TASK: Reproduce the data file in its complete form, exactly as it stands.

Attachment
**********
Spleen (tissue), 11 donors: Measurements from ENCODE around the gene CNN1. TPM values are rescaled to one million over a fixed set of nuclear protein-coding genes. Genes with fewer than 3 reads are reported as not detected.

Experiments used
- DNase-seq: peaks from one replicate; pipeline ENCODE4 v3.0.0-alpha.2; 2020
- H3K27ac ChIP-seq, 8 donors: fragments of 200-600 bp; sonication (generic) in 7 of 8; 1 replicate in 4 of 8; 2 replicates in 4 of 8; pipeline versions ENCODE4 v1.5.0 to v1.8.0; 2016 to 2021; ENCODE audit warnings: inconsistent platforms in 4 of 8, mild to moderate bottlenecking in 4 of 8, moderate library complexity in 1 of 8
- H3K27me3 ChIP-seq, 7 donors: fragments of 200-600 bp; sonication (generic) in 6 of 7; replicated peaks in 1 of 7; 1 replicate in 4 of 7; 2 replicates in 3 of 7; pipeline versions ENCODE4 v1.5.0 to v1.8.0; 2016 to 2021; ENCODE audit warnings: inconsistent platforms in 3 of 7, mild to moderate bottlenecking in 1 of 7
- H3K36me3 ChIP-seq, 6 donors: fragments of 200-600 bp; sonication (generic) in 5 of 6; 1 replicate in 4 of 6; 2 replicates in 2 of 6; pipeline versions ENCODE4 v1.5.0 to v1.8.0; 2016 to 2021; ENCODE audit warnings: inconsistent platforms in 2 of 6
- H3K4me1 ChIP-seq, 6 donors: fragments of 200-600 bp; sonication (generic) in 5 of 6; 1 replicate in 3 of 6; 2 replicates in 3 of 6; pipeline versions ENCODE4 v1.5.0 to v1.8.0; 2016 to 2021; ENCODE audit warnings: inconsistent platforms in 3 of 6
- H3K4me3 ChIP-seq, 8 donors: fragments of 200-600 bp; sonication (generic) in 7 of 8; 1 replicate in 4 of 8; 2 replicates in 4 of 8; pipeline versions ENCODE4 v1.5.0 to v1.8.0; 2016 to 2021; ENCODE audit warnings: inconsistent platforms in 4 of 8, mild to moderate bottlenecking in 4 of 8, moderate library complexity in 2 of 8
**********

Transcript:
Spleen (tissue), 11 donors: Measurements from ENCODE around the gene CNN1. TPM values are rescaled to one million over a fixed set of nuclear protein-coding genes. Genes with fewer than 3 reads are reported as not detected.

Experiments used
- DNase-seq: peaks from one replicate; pipeline ENCODE4 v3.0.0-alpha.2; 2020
- H3K27ac ChIP-seq, 8 donors: fragments of 200-600 bp; sonication (generic) in 7 of 8; 1 replicate in 4 of 8; 2 replicates in 4 of 8; pipeline versions ENCODE4 v1.5.0 to v1.8.0; 2016 to 2021; ENCODE audit warnings: inconsistent platforms in 4 of 8, mild to moderate bottlenecking in 4 of 8, moderate library complexity in 1 of 8
- H3K27me3 ChIP-seq, 7 donors: fragments of 200-600 bp; sonication (generic) in 6 of 7; replicated peaks in 1 of 7; 1 replicate in 4 of 7; 2 replicates in 3 of 7; pipeline versions ENCODE4 v1.5.0 to v1.8.0; 2016 to 2021; ENCODE audit warnings: inconsistent platforms in 3 of 7, mild to moderate bottlenecking in 1 of 7
- H3K36me3 ChIP-seq, 6 donors: fragments of 200-600 bp; sonication (generic) in 5 of 6; 1 replicate in 4 of 6; 2 replicates in 2 of 6; pipeline versions ENCODE4 v1.5.0 to v1.8.0; 2016 to 2021; ENCODE audit warnings: inconsistent platforms in 2 of 6
- H3K4me1 ChIP-seq, 6 donors: fragments of 200-600 bp; sonication (generic) in 5 of 6; 1 replicate in 3 of 6; 2 replicates in 3 of 6; pipeline versions ENCODE4 v1.5.0 to v1.8.0; 2016 to 2021; ENCODE audit warnings: inconsistent platforms in 3 of 6
- H3K4me3 ChIP-seq, 8 donors: fragments of 200-600 bp; sonication (generic) in 7 of 8; 1 replicate in 4 of 8; 2 replicates in 4 of 8; pipeline versions ENCODE4 v1.5.0 to v1.8.0; 2016 to 2021; ENCODE audit warnings: inconsistent platforms in 4 of 8, mild to moderate bottlenecking in 4 of 8, moderate library complexity in 2 of 8